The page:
From a baby born in the rubble to a trapped teenager, many of the earthquake’s victims are children.
Khalil al Shami, 34, was digging through the rubble of his brother’s building in the Syrian town of Jinderes on Monday when he saw his sister-in-law’s legs and a baby girl still attached to her by the umbilical cord. She had given birth while she was trapped under the rubble.
Mr Shami said in an interview that he cut the dust-covered umbilical cord and the baby cried out. He said he kept digging and digging, thinking the mother was still alive too. Her sister-in-law did not survive, but her niece is safe in hospital.
“The mother was supposed to give birth the next day, but it looks like she gave birth in shock,” Mr Shami said.
In another Syrian town, video shows two little girls sandwiched under rubble, one lying on top of the other, as a man tries to dig them up. He asks them, “Do you know how to play?” and one of the little girls shouts, “No, no, take me out.”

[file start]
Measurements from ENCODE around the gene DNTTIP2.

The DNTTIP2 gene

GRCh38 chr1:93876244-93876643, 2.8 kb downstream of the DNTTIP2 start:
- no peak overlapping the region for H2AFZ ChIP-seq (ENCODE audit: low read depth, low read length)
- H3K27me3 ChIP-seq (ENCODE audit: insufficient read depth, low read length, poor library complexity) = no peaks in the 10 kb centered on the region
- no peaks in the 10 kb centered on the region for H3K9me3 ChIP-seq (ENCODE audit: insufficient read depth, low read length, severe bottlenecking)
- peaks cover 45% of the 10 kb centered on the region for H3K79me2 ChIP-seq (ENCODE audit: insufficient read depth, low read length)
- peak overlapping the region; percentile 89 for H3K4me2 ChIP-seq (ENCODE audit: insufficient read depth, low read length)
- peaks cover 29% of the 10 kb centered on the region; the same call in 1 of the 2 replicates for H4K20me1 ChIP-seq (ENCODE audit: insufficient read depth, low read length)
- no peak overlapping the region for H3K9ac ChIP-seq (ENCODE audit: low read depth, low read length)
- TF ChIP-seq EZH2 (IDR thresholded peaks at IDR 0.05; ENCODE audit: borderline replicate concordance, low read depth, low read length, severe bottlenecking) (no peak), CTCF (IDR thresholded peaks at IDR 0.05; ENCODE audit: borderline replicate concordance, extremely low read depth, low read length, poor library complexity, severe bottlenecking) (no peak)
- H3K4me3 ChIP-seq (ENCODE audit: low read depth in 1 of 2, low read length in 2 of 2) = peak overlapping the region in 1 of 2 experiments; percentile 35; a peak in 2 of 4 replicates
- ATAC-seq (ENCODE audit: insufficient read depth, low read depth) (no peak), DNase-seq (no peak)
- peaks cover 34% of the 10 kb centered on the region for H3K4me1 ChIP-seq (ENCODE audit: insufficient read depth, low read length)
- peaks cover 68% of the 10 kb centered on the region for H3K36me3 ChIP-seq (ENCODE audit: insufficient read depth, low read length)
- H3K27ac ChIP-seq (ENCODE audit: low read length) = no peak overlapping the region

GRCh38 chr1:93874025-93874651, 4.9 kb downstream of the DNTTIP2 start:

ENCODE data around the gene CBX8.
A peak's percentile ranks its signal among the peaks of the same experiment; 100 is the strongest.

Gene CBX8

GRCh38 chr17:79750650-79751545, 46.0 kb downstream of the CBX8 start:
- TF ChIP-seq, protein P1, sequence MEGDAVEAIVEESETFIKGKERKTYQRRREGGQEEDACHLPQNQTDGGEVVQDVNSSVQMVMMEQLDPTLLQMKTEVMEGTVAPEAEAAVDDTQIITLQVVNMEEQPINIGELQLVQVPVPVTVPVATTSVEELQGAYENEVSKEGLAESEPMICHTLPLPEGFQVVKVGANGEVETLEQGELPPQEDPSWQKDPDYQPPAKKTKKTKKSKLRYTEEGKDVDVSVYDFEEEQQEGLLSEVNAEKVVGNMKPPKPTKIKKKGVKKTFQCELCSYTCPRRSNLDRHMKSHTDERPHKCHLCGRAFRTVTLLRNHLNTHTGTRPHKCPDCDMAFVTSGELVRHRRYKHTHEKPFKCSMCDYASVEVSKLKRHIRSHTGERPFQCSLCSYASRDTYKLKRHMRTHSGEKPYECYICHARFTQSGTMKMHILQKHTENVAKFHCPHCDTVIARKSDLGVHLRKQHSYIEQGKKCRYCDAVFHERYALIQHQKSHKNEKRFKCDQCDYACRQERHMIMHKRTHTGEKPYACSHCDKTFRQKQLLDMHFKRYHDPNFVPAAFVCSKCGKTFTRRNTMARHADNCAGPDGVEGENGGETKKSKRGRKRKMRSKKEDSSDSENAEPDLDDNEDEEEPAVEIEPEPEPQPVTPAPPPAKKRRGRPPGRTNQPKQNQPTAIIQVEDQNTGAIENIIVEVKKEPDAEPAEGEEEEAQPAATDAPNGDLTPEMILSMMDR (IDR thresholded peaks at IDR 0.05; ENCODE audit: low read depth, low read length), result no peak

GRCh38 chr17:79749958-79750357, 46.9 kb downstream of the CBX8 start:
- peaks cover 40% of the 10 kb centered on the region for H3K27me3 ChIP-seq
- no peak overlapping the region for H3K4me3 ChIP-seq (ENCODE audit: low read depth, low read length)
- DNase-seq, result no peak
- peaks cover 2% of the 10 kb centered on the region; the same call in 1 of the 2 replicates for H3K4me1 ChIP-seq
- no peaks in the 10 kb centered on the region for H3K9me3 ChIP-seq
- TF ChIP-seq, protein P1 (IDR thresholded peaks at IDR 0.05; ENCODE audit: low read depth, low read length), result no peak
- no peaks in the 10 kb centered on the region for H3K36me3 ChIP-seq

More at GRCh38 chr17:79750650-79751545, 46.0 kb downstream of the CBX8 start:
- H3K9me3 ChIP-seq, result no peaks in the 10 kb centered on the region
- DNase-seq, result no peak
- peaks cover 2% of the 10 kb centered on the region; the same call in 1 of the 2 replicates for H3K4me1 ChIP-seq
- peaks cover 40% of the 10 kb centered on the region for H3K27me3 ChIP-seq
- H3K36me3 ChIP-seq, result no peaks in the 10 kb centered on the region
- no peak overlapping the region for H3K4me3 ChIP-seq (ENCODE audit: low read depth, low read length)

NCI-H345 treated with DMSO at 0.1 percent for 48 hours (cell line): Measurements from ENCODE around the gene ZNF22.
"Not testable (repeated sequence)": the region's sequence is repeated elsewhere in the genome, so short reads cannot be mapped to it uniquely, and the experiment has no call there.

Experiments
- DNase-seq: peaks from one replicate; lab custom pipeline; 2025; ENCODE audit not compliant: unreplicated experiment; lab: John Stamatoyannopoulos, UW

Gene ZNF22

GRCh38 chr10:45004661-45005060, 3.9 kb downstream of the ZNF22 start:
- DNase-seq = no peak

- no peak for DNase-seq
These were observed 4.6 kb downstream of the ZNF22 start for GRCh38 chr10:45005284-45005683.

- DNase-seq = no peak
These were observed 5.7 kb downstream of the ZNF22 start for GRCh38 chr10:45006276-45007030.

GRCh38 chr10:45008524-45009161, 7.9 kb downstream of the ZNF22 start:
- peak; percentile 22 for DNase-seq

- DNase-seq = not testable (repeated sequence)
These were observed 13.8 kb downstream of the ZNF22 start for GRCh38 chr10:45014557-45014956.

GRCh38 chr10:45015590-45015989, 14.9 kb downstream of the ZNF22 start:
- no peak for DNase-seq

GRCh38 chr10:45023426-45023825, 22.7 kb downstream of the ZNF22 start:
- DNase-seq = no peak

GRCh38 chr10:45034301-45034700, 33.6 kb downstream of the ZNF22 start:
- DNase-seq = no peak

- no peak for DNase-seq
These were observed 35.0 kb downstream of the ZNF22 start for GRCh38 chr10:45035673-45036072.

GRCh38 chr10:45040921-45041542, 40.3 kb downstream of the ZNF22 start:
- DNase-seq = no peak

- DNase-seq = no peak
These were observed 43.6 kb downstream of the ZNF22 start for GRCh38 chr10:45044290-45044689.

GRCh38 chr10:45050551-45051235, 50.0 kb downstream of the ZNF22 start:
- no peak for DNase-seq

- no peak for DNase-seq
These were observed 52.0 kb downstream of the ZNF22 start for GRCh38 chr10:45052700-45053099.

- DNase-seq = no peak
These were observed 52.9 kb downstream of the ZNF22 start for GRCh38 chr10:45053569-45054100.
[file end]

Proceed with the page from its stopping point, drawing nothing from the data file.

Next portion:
A teenager in a dust-covered red shirt filmed himself under the twisted metal and brick that remained of his house. He said he didn’t know how to describe how he felt, not knowing if he was going to live or die. Then a scream is heard on the video.
“More than two, three families are stuck, you hear their cries and our neighbors. God help us,” the boy said in the video.
Many families, having fled their homes in freezing weather, wearing only their night clothes, take refuge in cars or public spaces like mosques and schools.
For children in Syria, the earthquake comes after 12 years of accumulated suffering from war, poverty and multiple displacement as families fled the conflict.
“It’s trauma upon trauma, it’s grief upon grief,” said UNICEF’s Mr English. “It’s a long road to recovery.”
The UN’s immediate aim is to ensure that affected children and families have access to clean water and sanitation services – essential to prevent disease at the start of a crisis – and to kits nutritional. UNICEF is also preparing to provide psychological assistance.